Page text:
As i noted above...
Car vs Ped - only the ped can change direction
Bike vs Ped - both can change direction
too confusing with Peds walking oncoming as both will instinctively move to avoid collision
The is not true. When I am driving & I see someone walking on the road facing me & on the same side I move to the right to go around. Surely you are not suggesting that you make no effort to go around the person?
That may well be true, however the idea is to make it safer for everyone. You will never stop people speeding or not taking appropriate care so things should be changed to cater for these people who don't take care.
As well as the reasons Nate mentioned - the speed differential is higher on the road (to the point where the pedestrian may as well be stationary) while on a shared path might be 30, 40 or 50% that of the cyclist. This means that walking toward oncoming traffic increases the closing speed and reduces reaction times. It's also a different situation because any cyclist on a shared path should be riding to the conditions and expecting to encounter and avoid pedestrians. While this applies equally to drivers, relatively few roads that would ever have pedestrian traffic don't have a footpath - so for drivers encountering a pedestrian walking along a roadway is unusual. For a cyclist on a shared path avoiding a pedestrian is much, much easier if they walk on the left and in a straight line - almost every time I've encountered pedestrians walking toward me on the right they've done exactly as Nate described.
If you are walking facing traffic you increase closing speed.... which is also dangerous. I think the facing traffic rule applies to country roads or other roads where there is no footpath to walk on. It does not apply in urban areas or on shared paths.
Also in the scenario that its dark and rainy, cyclists should slow down (and I just ordered some Ayups so I can see better), and if peds are aware of the conditions maybe they should have some blinkies? especially people walking dogs... if i walk on the psp with my black dog, I put a blinkie on her collar and it helps!
In closing, some people are a**hats.... some drive cars, some ride bikes and some are pedestrians.... it's just the way it is!
Xtracycle, Surly Long Haul Trucker, Bike Friday New World Tourist, Giant TCR, 9:zero:7
change of direction for a pedestrian is much higher than that of a car...
a car wont change that much compared to a pedestrian - so its primarily the ped that moves & if the car is about to hit the ped they're not paying attention & going to move
As with most topics, here, this has been covered before.
I am with you all the way here Oxford, and as I have pointed out previously.
Often, when not riding, I walk on shared paths, in this manner, and have never had
any problems with cyclists I have encountered. Just makes sense, TOO Much sense.
Just my 2cents worth
Lone Rider- I rode on the long, dark road... before I danced under the lights.
I just walk on the left with the traffic, unless it's on a road shoulder, then its on the right into incoming traffic.
Why? Cos I know I, and most cyclists with an ounce of common sense ride on the left (and slow down on paths). If that's the case, then oncoming bikes aren't a problem (and in someone's previous example, if you drop something, it's not oncoming traffic's duty to avoid you, it's yours for causing an obstruction, albeit accidentally), and I just ignore bikes coming up behind, since even the most idiotic of bike path speed maniacs should be able to avoid a person walking in a straight line in their way.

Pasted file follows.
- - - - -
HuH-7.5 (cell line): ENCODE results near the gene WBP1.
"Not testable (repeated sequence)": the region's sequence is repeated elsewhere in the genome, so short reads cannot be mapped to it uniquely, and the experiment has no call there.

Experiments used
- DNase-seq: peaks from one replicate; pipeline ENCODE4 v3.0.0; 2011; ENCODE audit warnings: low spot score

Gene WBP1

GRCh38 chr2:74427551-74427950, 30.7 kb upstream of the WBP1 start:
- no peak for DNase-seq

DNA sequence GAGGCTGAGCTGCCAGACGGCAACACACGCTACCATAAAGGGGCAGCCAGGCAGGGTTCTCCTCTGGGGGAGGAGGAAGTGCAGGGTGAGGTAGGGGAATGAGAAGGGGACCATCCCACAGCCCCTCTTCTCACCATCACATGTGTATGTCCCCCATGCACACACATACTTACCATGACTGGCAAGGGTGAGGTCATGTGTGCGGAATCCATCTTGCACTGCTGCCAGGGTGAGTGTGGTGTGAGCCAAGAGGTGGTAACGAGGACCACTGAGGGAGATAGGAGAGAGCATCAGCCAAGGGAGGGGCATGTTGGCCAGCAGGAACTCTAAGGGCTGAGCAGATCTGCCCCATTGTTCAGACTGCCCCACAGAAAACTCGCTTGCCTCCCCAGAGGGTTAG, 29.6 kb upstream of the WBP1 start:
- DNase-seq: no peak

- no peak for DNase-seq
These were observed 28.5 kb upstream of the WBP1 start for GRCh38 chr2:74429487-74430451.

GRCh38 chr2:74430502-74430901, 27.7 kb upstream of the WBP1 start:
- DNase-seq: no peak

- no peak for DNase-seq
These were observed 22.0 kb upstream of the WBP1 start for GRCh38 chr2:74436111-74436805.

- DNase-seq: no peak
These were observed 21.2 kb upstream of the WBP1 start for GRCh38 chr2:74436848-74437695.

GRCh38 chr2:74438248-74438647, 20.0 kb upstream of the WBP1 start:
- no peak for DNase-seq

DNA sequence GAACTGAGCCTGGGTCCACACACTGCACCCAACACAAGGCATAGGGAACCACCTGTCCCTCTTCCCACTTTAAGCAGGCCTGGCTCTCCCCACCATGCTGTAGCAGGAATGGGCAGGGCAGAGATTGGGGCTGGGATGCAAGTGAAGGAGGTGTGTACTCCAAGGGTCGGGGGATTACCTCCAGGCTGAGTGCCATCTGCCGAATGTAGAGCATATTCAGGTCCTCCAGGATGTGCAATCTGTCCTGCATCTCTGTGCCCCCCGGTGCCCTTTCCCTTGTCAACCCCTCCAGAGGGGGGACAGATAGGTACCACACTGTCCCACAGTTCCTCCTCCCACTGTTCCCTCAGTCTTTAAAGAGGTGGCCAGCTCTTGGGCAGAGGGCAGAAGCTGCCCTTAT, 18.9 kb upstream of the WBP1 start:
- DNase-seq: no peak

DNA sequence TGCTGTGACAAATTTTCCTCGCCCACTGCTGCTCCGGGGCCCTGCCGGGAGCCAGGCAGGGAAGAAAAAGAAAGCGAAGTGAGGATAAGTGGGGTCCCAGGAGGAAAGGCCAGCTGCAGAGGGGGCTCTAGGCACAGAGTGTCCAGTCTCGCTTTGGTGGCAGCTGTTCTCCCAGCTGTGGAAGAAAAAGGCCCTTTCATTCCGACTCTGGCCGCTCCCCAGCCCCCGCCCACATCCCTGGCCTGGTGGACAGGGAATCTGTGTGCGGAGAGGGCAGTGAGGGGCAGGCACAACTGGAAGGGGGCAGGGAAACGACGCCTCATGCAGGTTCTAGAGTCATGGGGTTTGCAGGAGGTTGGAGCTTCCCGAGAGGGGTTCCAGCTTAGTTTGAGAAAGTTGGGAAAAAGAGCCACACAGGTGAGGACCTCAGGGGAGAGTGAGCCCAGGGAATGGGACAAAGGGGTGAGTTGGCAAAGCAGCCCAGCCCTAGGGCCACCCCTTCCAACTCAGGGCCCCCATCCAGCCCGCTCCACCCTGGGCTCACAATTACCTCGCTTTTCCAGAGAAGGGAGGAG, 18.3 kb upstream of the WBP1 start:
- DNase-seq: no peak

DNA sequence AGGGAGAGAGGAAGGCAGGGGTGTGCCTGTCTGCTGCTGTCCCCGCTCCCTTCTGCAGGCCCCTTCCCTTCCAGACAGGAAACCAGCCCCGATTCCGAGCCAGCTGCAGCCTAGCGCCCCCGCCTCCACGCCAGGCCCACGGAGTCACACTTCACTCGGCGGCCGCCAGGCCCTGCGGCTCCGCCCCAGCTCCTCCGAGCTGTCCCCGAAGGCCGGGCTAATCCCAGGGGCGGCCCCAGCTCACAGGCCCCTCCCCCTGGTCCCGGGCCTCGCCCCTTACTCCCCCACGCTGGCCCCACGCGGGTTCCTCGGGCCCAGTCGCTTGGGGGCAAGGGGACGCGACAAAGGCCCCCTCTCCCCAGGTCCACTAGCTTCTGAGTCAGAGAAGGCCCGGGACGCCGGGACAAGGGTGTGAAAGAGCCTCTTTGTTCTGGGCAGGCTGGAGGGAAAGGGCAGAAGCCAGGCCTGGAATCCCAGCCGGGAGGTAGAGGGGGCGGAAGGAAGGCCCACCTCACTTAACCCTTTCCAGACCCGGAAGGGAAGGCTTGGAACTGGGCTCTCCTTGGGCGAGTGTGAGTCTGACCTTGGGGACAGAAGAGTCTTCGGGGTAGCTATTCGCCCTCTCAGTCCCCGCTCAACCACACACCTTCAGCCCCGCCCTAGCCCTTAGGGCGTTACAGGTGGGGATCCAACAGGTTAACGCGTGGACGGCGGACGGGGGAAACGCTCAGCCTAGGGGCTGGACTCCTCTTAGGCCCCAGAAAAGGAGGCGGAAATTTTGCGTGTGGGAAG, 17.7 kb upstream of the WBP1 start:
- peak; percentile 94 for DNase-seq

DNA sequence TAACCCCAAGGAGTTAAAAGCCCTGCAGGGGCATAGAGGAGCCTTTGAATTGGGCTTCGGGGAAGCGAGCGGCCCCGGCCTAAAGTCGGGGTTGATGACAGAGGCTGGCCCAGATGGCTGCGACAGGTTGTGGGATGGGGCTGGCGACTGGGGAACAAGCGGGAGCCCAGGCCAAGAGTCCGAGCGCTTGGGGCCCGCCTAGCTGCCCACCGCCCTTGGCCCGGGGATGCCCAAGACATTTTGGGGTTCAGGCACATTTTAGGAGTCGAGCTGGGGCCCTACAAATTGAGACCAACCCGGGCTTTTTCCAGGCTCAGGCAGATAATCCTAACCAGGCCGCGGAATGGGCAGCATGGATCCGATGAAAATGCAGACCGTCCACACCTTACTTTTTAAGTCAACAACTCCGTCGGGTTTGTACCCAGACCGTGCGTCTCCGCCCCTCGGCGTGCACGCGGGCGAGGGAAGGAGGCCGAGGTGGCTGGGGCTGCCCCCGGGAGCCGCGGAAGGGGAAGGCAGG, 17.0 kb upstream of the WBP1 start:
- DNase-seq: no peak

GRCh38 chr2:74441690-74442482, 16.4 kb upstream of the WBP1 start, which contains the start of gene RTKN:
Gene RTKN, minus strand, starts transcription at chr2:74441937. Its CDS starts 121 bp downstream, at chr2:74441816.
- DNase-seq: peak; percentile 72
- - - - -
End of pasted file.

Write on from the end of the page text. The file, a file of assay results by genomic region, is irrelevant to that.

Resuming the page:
Sure, every now and then you get the idiot dinging the bell furiously from behind you, or screaming at you to move out. I take those with a pinch of salt, I move off the path ONLY IF I CAN, but else 99.999% of times they'll swerve past at the last moment (and I say it's good karma if that causes them to spill ), and sometimes fire off some choice words back at them.
Again, he was coming up from BEHIND me...irony? If I didn't pick up or snatch for what I was about to drop...he would of hit it and gone arse up anyway!
That's far too optimistic. On Anzac Br shared path, it's easy to hit 40-50km/h on the down section and pedestrians will be walking at 4-6km/h unless they pick up a jog. Even at 30km/h for the cyclist, the speed differential is easily 5:1.
Bianchi, Ridley, Montague, GT, Garmin and All things Apple
Maybe we need it done like this
However our shared use paths are rarely built anywhere like wide enough. In Melbourne many of our shared use paths have pretty clear symbols indicating what is good practice (what most cyclists expect)
(US picture, reverse it for what Melb has)
Riding bikes in traffic - what seems dangerous is usually safe; what seems safe is often more dangerous.
This is the dumbest thing I've ever read on this subject and had I not been able to halt altogether, I would have been bumped clear onto the western distributor by a walker like you.
Bicycles approach from both directions, if you face the traffic, the bicycle riders WILL expect you to get OUT of their lane (as they are obliged to keep left legally), and when you do, you will simply step into the path of another bicycle coming from behind - it doesn't matter which lane you stand in, there will be bicycles coming from behind. Facing traffic works for pedestrians on the road, because the expectation is the pedestrian will vacate the roadway altogether on approach of oncoming traffic -which is commonly impossible on shared paths, because they have fences / bridge abutments / roads other obstacles on both sides. The only place you can go is into the other lane. It doesn't work.
Have you given any thought to what you just posted?
As a cyclist you must pull out to overtake a pedestrian that is in the same lane as you whether that pedestrian is walking towards you or in the same direction as you. The pedestrian should never have to change lanes, if passing the pedestrian is not a safe option then you must give way even if that means coming to a complete stop.
It will take the same amount of space to pass them whether they are facing you or have their back to you.
When I am a pedestrian I feel much safer walking on the left where I can see oncoming cyclists.
When I am a cyclist it doesn't bother me which side pedestrians use.
Too old to live, too slow to die.
Problem is, without proper rule, people will walk, run, scoot, ride on both sides and take up the whole lane causing confusion and frontal collisions. Everyone keep left (or right) is a rule that clearly makes both safety and efficiency sense. Really don't see the point of further discussions.
Bianchi, Ridley, Montague, GT, Garmin and All things Apple